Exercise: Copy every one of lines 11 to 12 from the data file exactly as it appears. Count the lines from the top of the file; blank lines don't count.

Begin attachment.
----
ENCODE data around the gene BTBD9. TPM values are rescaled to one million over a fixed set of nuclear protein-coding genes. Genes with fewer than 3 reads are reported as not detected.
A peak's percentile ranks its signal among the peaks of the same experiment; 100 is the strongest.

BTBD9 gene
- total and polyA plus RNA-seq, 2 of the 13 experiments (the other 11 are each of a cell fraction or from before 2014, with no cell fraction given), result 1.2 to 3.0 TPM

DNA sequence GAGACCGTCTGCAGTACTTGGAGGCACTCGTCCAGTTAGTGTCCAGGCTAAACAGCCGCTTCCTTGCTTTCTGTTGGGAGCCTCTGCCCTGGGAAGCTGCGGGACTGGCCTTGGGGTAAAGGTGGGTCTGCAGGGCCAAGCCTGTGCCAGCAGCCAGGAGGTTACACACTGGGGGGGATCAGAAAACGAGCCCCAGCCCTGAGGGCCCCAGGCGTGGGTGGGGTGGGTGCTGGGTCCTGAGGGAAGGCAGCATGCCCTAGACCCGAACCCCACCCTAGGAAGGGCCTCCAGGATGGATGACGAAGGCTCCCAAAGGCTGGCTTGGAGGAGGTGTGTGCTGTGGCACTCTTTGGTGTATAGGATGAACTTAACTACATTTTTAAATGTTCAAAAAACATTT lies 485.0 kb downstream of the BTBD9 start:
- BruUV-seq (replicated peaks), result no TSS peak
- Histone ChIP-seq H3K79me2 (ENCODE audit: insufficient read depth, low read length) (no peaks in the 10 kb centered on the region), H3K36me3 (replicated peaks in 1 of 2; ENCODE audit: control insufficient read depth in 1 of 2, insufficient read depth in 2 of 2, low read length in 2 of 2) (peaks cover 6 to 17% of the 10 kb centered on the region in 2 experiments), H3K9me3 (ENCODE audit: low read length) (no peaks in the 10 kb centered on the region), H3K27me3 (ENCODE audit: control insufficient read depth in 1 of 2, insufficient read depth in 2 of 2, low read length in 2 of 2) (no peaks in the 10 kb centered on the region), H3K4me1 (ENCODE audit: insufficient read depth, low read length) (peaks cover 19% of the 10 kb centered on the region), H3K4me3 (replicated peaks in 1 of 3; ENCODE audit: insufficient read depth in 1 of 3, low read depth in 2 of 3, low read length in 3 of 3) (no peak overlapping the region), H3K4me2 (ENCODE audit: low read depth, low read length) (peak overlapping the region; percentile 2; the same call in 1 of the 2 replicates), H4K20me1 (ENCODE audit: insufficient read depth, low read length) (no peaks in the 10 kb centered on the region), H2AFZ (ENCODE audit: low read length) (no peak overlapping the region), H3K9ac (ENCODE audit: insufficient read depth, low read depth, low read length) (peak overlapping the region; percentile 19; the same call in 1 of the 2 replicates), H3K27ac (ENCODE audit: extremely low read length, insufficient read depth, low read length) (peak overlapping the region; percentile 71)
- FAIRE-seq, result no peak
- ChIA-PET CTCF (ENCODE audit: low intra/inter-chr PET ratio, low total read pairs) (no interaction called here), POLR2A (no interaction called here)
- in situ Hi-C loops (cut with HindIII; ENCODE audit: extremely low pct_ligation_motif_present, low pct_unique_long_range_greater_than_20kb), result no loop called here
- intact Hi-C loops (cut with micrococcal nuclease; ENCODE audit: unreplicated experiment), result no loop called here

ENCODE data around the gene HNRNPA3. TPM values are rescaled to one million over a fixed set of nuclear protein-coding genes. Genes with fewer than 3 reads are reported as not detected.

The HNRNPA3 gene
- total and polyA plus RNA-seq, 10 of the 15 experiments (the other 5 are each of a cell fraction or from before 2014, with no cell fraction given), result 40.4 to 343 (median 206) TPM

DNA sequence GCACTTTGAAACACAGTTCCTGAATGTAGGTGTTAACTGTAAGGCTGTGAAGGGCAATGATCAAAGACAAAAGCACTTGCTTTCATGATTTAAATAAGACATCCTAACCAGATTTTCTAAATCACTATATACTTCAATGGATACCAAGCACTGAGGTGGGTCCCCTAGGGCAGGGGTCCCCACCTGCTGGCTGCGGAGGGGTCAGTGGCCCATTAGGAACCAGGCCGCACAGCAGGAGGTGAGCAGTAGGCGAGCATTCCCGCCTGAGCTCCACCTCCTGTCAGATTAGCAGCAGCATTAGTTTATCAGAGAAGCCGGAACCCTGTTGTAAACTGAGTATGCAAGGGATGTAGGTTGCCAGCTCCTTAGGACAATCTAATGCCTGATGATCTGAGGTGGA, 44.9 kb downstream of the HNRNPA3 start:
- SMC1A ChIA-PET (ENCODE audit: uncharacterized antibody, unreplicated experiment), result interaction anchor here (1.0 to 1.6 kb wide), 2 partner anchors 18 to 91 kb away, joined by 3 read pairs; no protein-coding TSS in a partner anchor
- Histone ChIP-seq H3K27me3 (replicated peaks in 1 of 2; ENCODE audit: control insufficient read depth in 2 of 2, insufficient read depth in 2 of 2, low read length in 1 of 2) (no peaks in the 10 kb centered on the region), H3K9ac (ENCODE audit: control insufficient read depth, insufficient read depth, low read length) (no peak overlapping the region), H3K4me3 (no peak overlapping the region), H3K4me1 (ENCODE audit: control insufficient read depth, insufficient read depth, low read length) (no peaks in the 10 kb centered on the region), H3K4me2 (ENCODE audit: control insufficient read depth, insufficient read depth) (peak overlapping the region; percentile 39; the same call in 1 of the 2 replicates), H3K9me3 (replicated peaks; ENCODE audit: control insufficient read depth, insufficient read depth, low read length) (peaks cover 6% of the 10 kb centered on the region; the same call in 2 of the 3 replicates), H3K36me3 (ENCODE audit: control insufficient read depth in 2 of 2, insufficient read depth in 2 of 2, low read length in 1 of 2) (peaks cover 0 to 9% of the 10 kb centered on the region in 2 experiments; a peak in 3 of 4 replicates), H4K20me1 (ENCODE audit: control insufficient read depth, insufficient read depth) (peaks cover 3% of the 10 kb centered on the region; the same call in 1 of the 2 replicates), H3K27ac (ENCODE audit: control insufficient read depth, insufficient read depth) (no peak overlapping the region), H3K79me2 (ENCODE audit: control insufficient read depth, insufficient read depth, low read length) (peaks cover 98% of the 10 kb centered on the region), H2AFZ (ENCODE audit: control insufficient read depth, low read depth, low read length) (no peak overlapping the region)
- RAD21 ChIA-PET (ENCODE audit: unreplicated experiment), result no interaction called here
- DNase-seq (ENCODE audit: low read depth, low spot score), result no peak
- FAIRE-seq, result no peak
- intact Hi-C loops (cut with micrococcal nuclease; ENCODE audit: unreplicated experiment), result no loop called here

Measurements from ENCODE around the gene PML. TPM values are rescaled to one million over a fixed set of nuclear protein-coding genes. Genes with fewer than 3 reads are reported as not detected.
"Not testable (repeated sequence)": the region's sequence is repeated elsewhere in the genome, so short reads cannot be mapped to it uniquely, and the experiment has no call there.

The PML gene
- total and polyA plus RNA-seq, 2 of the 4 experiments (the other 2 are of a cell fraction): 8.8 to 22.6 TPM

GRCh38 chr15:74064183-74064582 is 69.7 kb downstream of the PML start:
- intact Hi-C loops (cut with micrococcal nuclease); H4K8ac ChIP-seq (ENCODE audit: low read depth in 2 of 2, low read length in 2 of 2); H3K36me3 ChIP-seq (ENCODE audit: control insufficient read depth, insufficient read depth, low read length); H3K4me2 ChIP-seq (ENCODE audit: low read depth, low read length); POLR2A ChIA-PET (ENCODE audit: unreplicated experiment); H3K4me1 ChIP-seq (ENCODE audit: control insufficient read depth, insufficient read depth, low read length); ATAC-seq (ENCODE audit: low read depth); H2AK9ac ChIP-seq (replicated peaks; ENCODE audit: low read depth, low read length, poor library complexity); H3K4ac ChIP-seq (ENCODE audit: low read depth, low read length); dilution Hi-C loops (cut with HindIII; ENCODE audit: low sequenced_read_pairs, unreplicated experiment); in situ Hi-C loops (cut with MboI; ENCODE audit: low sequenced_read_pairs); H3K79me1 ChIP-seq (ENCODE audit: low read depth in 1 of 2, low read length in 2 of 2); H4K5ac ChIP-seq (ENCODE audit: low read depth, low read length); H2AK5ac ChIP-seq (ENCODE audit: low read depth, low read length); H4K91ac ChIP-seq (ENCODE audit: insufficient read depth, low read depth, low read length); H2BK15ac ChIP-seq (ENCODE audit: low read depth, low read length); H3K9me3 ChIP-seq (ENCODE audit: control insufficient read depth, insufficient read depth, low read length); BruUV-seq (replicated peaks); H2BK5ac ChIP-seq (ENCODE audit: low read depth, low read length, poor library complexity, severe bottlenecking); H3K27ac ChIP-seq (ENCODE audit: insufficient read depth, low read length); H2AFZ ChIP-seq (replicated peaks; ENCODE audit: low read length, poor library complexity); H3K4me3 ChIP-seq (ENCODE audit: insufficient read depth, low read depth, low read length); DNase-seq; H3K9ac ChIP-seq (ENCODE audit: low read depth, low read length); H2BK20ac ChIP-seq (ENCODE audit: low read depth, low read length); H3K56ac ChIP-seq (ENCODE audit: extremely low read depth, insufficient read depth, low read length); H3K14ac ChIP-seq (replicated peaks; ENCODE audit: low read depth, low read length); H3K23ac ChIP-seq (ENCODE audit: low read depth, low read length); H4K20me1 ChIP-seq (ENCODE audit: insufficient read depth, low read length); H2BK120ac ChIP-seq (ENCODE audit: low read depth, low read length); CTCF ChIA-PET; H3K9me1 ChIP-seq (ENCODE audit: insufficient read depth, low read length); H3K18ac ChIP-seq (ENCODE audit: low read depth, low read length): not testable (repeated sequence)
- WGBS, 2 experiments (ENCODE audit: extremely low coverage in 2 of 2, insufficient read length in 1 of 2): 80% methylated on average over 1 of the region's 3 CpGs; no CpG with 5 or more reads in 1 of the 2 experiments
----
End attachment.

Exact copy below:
- intact Hi-C loops (cut with micrococcal nuclease; ENCODE audit: unreplicated experiment), result no loop called here

ENCODE data around the gene HNRNPA3. TPM values are rescaled to one million over a fixed set of nuclear protein-coding genes. Genes with fewer than 3 reads are reported as not detected.